document


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Related to document: Word document

document

Computing a piece of text or text and graphics stored in a computer as a file for manipulation by document processing software
Collins Discovery Encyclopedia, 1st edition © HarperCollins Publishers 2005

Document

A written, typed, or drawn record.
Illustrated Dictionary of Architecture Copyright © 2012, 2002, 1998 by The McGraw-Hill Companies, Inc. All rights reserved
The following article is from The Great Soviet Encyclopedia (1979). It might be outdated or ideologically biased.

Document

 

a material object containing information in a fixed form and especially intended to be transmitted in time and space. The information may be carried on paper, punched cards, photographic film, magnetic tape, or other means. Documents may contain texts (in a natural or formalized language), images, sound-recorded information, or other representations of data. According to their contents, documents can be classified as scientific and technical (articles, books, patents, technical reports, and descriptions), legal (such as regulations, decrees, and treaties), administrative (orders, instructions), and so on.

Documents may be of primary or of secondary nature (such as synopses, abstracts, annotations, or reviews). By the method of their processing, documents can be divided into semantic (translation, review, annotation) and non-semantic (copying, reproduction, microfilming). In information science, means of automated data-processing are developed, using documents stored in a computer’s memory.

The aggregate of documents dealing with a certain question, phenomenon, process, person, institution, and the like is called documentation.

The functioning of contemporary society and the process of production call for the creation and exchange of a great number of documents that are basically textual. The science of documentation deals with classification of documents and definition of the method of their composition and processing. In the USSR, the basic rules for the drafting and processing of documents for the government and public organizations and private persons dealing with these organizations are established by the State Standard (COST).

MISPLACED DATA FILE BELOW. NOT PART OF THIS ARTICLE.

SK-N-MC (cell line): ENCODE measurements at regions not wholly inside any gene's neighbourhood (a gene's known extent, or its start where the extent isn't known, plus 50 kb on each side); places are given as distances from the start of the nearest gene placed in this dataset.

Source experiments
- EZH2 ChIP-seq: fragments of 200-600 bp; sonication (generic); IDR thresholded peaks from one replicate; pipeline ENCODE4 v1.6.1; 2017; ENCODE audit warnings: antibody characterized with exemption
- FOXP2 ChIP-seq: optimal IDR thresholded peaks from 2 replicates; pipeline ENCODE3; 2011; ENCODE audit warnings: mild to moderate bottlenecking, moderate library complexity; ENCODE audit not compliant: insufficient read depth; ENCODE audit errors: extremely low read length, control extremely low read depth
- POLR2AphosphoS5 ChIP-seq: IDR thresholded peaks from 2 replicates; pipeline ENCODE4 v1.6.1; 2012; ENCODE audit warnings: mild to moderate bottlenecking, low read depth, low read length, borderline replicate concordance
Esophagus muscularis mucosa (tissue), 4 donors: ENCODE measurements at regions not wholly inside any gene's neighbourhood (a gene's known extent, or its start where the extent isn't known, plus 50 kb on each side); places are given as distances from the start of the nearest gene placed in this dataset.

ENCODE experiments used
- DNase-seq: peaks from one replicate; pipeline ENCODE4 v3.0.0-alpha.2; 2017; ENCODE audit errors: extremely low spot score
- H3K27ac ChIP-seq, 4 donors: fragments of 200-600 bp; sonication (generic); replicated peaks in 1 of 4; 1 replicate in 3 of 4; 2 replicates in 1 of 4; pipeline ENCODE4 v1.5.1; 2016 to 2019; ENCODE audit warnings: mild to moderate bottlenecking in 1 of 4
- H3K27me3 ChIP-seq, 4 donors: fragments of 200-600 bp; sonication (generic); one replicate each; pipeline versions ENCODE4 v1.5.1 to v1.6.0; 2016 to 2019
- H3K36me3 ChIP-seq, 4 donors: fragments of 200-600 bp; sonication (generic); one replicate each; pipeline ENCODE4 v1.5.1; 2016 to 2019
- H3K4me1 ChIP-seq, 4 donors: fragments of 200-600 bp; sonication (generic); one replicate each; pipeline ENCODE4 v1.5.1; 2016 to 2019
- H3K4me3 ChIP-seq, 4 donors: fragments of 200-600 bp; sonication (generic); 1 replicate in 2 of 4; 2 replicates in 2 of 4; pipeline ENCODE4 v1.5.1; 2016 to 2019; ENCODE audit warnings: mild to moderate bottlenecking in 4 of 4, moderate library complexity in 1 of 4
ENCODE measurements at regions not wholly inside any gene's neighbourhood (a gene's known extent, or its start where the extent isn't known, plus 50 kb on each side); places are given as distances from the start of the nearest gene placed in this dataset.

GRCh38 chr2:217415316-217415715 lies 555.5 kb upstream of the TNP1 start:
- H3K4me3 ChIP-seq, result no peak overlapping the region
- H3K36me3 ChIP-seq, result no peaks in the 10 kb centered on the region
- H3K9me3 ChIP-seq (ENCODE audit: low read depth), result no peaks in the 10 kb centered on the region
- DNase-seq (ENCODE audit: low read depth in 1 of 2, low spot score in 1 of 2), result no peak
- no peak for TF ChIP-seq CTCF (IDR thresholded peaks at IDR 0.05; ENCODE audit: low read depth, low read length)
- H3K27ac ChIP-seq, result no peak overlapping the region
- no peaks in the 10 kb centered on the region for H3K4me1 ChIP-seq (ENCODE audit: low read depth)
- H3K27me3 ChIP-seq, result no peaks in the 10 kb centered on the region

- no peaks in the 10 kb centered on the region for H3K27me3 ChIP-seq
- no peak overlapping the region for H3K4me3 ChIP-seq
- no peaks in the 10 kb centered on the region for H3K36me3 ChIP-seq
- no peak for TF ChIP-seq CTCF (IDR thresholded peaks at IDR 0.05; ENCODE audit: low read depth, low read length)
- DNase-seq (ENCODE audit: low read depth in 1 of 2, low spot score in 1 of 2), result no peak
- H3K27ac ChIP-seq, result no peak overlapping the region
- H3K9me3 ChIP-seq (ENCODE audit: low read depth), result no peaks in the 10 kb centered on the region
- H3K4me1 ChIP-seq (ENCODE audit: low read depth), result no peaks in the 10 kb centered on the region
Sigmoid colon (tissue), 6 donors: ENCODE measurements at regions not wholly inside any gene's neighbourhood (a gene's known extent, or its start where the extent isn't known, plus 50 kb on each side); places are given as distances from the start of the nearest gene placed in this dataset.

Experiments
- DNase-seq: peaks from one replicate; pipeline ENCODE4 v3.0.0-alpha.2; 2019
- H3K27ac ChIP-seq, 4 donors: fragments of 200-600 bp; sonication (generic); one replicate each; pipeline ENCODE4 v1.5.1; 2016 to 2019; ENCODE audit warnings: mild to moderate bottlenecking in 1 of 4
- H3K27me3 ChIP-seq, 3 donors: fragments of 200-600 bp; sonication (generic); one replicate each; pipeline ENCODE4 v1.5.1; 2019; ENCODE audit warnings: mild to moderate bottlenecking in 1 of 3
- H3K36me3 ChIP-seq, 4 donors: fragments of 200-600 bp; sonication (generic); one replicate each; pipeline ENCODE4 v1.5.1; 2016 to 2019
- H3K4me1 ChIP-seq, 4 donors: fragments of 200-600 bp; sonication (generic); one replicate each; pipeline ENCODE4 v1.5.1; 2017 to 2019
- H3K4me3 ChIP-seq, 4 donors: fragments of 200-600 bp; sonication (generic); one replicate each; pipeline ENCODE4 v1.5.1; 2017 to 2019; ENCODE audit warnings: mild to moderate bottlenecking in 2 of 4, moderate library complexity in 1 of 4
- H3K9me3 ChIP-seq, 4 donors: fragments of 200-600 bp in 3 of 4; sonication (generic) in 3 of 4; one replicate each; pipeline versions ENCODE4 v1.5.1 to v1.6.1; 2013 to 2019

In a more limited sense, a document is an official paper certifying a certain fact or a title to something. Thus, in law, a document is often understood to be a written act, drafted in a legally prescribed form certifying facts of legal importance (the birth, educational level, or length of professional service of a person). In history scholarship, a document usually is written evidence testifying to certain facts, most often pertaining to the governmental system or public organizations.

REFERENCES

Mikhailov, A. I., A. I. Chernyi, and R. S. Giliarevskii. Osnovy informatiki, 2nd ed. Moscow, 1968.
Zhukovskaia, O. D., and B. A. Gol’tsev.Dokumentatsiia sovetskikh gosudarstvennykh uchrezhdenii. Moscow, 1970.
Bakharev, V. A., and G. N. Koriakin. Korrespondentsiia i deloproizvodstvo. Moscow, 1971.
Kibernetika i dokumentalistika. Moscow, 1966.
The Great Soviet Encyclopedia, 3rd Edition (1970-1979). © 2010 The Gale Group, Inc. All rights reserved.

document

[′däk·yə·mənt]
(computer science)
Any record, printed or otherwise, that can be read by a human or a machine.
To prepare a written text and charts describing the purpose, nature, usage, and operation of a program or a system of programs.
McGraw-Hill Dictionary of Scientific & Technical Terms, 6E, Copyright © 2003 by The McGraw-Hill Companies, Inc.

document

(application)
Any specific type of file produced or edited by a specific application; usually capable of being printed. E.g. "Word document", "Photoshop document", etc.

document

(hypertext)
A term used on some systems (e.g. Intermedia) for a hypertext node. It is sometimes used for a collection of nodes on related topics, possibly stored or distributed as one.

document

(programming)
To write documentation on a certain piece of code.
This article is provided by FOLDOC - Free Online Dictionary of Computing (foldoc.org)

document

(1) A printed or handwritten paper used to transact business or make an official statement.

(2) A digital file that is typically created by a word processor or text editor. When Apple introduced the Macintosh in 1984, it called every data file a document no matter which software application was used to create it. The terminology migrated to the Windows environment, which provided a My Documents folder and later just one-word Documents folder as the default storage location for text. See file, template and style sheet.
Copyright © 1981-2019 by The Computer Language Company Inc. All Rights reserved. THIS DEFINITION IS FOR PERSONAL USE ONLY. All other reproduction is strictly prohibited without permission from the publisher.
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